Ryuuji sat down and looked at the paper package Mr. Yodogawa brought to the “Seadragon.” He ought to have submitted this item to the police, at least that was his intention. However, he changed his mind due to his association with the drawn-out investigation. Actually, he changed his mind when he discovered the telephone cards he received.
He took a box-cutter in hand and carefully cut the packing tape around the packaging.
A black box-shaped glasses case came out. Strictly speaking, it looked a lot like a glasses case. There was something familiar about this case to Ryuuji. Momentarily distracted, he moved his hand forward and opened the case. Inside was contained something that looked like glasses. However, these were not glasses. It looked like something called an FMD, a Face-Mounted Display, used for communicating in online games. However, this was not an FMD. Ryuuji knew what it was.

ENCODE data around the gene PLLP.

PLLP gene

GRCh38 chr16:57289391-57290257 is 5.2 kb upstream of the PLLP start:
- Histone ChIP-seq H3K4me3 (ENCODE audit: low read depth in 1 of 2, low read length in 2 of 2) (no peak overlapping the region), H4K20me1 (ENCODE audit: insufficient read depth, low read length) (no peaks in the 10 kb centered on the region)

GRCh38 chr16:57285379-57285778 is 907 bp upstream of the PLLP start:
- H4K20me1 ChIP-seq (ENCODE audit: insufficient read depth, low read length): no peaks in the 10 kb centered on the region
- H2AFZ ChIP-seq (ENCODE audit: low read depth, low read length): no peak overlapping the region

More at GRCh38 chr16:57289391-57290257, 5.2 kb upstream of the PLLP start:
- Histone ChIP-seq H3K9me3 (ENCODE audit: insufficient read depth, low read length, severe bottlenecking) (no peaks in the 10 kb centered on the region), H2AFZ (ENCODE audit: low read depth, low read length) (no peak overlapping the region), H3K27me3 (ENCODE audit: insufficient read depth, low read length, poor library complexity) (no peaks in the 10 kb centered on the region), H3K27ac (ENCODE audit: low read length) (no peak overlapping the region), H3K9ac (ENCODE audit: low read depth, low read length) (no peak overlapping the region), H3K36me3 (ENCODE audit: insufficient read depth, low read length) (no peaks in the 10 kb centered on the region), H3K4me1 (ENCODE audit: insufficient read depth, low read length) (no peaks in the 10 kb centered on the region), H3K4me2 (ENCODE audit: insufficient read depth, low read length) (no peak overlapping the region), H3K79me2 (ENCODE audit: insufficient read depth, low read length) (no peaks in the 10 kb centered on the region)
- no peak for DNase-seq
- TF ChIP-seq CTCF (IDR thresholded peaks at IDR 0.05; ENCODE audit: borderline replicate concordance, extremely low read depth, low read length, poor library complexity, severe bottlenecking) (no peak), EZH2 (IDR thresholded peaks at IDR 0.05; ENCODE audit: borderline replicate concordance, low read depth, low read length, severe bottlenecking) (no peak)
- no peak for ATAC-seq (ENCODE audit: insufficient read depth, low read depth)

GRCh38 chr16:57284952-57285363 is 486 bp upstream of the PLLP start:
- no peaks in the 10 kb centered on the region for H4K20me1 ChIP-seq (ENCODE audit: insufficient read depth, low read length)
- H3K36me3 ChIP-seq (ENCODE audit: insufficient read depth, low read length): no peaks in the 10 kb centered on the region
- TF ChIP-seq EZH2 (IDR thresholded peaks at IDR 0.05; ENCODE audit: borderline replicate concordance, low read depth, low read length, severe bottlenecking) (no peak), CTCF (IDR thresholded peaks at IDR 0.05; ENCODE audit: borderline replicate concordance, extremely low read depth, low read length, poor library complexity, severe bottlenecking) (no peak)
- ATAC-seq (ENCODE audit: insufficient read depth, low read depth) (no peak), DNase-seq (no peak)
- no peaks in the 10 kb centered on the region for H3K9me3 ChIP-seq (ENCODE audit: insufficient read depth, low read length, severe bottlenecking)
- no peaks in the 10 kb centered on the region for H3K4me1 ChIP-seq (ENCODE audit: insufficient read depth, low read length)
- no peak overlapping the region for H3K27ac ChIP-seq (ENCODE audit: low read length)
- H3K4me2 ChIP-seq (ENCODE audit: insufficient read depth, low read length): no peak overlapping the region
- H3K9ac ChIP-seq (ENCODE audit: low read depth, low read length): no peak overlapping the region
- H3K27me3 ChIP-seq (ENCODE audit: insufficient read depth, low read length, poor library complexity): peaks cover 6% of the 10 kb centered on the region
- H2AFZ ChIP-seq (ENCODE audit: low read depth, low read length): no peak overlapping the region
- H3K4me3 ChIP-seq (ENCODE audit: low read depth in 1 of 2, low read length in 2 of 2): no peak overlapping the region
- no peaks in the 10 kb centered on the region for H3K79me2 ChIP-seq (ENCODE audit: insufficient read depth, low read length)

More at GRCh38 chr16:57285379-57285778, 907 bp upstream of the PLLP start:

It was a VR-Scanner.
He held it for a while and looked at it.
There was a time once when Ryuuji worked on the research influenced by Jyotarou Amagi’s proposed Real Digitization ideology. The VR-Scanner was produced as a byproduct in this process. By using an optical sensor to connect the optic nerve and performing an operation on the “Schicksal Player-character”, medical technology recovers the mentally afflicted part of the test subject with high compatibility for the digital world.
When he resigned from from CC Corp. Japan three years ago, Ryuuji transferred to a company with all his research and data, including the VR-Scanner. Ryuuji renounced all of his rights as a developer. Such was the contract of employment. Therefore, Ryuuji, for the first time in three years, was actually able to hold this device in his hands.
The remnants of a dream of Ryuuji Sogabe’s as a psychotherapy researcher, so to speak.
He started his desktop PC and used a code to link his PC and VR-Scanner.
Immediately, on the other side of the monitor, the PC-data installed on the VR-Scanner stood out like a wax model that had been given a coating. It was a tall, lean figure. Black hair. Light-weight clothing. Somewhat lanky limbs. A monocle in his right eye.
It was just as he had expected. Reunited with his dear old friend “Flügel.”